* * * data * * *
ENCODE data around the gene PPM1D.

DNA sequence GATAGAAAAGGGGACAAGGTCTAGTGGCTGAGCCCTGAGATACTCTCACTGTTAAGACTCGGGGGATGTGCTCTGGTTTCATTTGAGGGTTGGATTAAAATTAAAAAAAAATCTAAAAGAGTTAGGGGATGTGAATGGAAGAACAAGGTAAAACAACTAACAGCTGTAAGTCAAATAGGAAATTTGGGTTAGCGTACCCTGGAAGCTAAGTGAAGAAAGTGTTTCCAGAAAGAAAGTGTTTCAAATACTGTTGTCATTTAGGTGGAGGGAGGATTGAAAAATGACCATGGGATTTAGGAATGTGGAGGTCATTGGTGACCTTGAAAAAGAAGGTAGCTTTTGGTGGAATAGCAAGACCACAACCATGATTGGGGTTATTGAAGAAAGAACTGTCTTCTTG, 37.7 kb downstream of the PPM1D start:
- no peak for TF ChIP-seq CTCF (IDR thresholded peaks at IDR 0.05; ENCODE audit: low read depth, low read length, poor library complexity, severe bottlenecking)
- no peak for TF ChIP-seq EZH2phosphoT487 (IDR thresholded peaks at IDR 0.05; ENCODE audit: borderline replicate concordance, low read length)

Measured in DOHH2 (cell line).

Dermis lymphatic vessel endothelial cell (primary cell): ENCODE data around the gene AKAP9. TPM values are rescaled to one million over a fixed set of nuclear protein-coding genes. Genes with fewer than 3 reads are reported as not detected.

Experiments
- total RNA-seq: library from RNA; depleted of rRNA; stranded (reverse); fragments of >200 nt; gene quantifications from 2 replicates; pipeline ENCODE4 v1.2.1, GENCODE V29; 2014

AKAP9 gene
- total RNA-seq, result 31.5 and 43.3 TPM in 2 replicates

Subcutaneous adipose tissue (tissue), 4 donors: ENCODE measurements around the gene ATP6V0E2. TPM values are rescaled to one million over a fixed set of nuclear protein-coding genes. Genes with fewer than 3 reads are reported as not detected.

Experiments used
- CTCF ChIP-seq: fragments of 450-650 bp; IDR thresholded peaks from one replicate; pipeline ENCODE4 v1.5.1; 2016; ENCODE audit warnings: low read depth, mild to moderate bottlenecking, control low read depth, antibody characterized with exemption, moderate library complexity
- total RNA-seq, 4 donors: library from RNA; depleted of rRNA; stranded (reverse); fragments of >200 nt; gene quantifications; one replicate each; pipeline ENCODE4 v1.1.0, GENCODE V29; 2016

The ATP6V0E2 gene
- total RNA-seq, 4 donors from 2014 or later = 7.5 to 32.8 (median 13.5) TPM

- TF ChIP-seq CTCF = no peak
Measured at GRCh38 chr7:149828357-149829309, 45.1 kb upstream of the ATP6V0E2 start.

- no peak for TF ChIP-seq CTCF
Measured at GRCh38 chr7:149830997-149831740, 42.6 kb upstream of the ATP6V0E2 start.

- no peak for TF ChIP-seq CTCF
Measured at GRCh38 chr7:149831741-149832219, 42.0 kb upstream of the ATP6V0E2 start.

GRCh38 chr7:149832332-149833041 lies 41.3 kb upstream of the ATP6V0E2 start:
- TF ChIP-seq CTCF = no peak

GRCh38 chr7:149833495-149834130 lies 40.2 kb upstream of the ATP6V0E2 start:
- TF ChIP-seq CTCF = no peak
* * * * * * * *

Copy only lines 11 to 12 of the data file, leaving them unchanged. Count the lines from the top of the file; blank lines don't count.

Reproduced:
Subcutaneous adipose tissue (tissue), 4 donors: ENCODE measurements around the gene ATP6V0E2. TPM values are rescaled to one million over a fixed set of nuclear protein-coding genes. Genes with fewer than 3 reads are reported as not detected.

Experiments used